The Government’S Productivity Plan

Part of the debate – in the House of Commons at 2:50 pm on 28th February 2017.

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Photo of Amanda Solloway Amanda Solloway Conservative, Derby North 2:50 pm, 28th February 2017

I will come to that later in my speech. I apologise, but I am having difficulty seeing today, so Members should shout loudly if they want to intervene.

I was saying that the Government’s commitment to making the UK the best place in the world to do business should be warmly welcomed by the House.

I have spent most of my life in retail and manufacturing, so I am acutely aware of the challenges faced by the sector, which are clearly not unique to the industry and can be seen throughout the business community. With the right foundations, business and industry can and will flourish; we just need to provide the right conditions, which the productivity plan rightly addresses. In doing so, it is essential for us to focus on improving the quality of our primary and secondary education to provide an adequate starting point for young people heading into further education, apprenticeships and employment. I welcome the Government’s recognition that improvements to basic skills such as numeracy and literacy play a vital role, and the fact that they are putting those skills at the heart of their reforms. It is skill provision in general that I shall touch on today.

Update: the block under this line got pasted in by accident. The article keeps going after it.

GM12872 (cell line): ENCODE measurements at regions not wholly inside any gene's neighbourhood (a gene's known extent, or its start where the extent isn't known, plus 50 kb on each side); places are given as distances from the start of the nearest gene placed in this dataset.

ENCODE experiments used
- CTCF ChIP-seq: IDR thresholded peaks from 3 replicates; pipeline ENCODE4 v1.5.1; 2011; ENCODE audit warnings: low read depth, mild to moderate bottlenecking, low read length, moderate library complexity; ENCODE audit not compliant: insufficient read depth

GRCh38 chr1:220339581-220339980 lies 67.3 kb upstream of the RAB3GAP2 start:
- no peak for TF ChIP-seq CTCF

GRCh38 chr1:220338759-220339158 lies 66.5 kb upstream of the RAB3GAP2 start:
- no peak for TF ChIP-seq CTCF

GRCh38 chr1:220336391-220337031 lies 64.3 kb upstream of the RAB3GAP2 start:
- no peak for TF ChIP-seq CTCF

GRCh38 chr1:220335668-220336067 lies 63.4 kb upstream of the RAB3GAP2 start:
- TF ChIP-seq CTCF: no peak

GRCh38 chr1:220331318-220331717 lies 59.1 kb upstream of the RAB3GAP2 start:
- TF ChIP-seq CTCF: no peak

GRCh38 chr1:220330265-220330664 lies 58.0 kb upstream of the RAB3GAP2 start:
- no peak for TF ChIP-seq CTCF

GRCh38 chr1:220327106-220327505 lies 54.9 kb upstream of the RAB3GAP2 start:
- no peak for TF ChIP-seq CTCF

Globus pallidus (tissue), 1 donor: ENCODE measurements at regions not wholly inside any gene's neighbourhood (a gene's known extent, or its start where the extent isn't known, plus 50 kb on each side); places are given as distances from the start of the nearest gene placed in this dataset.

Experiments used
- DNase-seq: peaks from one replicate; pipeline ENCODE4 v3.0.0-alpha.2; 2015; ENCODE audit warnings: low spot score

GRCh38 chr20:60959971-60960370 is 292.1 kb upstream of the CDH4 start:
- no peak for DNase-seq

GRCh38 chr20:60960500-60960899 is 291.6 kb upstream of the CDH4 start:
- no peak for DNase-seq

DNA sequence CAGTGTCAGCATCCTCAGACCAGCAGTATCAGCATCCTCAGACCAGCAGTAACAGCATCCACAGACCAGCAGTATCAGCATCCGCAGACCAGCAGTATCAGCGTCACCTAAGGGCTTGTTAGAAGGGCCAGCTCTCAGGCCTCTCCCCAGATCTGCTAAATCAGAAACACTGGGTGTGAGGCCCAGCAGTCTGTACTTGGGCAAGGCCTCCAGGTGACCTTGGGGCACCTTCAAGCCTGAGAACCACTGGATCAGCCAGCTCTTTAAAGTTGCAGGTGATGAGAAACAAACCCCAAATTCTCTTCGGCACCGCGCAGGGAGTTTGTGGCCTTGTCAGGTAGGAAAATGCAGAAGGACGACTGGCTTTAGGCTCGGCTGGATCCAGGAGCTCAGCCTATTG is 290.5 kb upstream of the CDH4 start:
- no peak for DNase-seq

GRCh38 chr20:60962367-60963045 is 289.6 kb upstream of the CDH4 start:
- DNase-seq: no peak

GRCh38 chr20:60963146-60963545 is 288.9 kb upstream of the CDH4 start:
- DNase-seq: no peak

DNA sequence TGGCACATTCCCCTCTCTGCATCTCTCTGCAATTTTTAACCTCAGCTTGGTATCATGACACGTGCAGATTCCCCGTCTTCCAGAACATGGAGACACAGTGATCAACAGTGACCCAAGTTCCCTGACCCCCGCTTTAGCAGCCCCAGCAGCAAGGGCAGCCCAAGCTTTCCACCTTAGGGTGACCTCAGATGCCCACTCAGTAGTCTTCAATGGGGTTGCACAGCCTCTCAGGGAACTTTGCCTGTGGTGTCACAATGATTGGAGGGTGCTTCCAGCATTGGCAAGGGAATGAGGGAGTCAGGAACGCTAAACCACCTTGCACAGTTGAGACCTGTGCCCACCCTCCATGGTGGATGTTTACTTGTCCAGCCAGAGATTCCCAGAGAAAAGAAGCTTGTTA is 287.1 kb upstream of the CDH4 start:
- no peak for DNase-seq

The UK’s competitiveness in the open market is now more important than ever. Following the result of last year’s referendum, as we seek to find new avenues for investment and trade, the potential opportunities for and contribution to our nation’s productivity should not be underestimated. New capital, more competition, and new technologies will all be vital as we look to compete with the rest of the world.

From a Derby North perspective, the success of the midlands engine is incredibly important to me. The midlands engine strategy can be a vehicle to deliver policy that will not only increase productivity but support the vision for a successful United Kingdom. We have a strong offering in the midlands that can deliver growth that is not only balanced by sector, geography and trade, but also sustainable, in that it creates skilled, highly productive roles backed by private sector investment. The midlands engine must focus on elements that give us competitive advantage, central to which is our expertise in key sectors, especially advanced manufacturing.

In my constituency alone we have a high density of original equipment manufacturers—such as Toyota, Rolls-Royce and Bombardier—and a well-established supply chain that serves them all. It is essential that we have the training and skills that match local employers’ needs, which is something the productivity plan looks to address.

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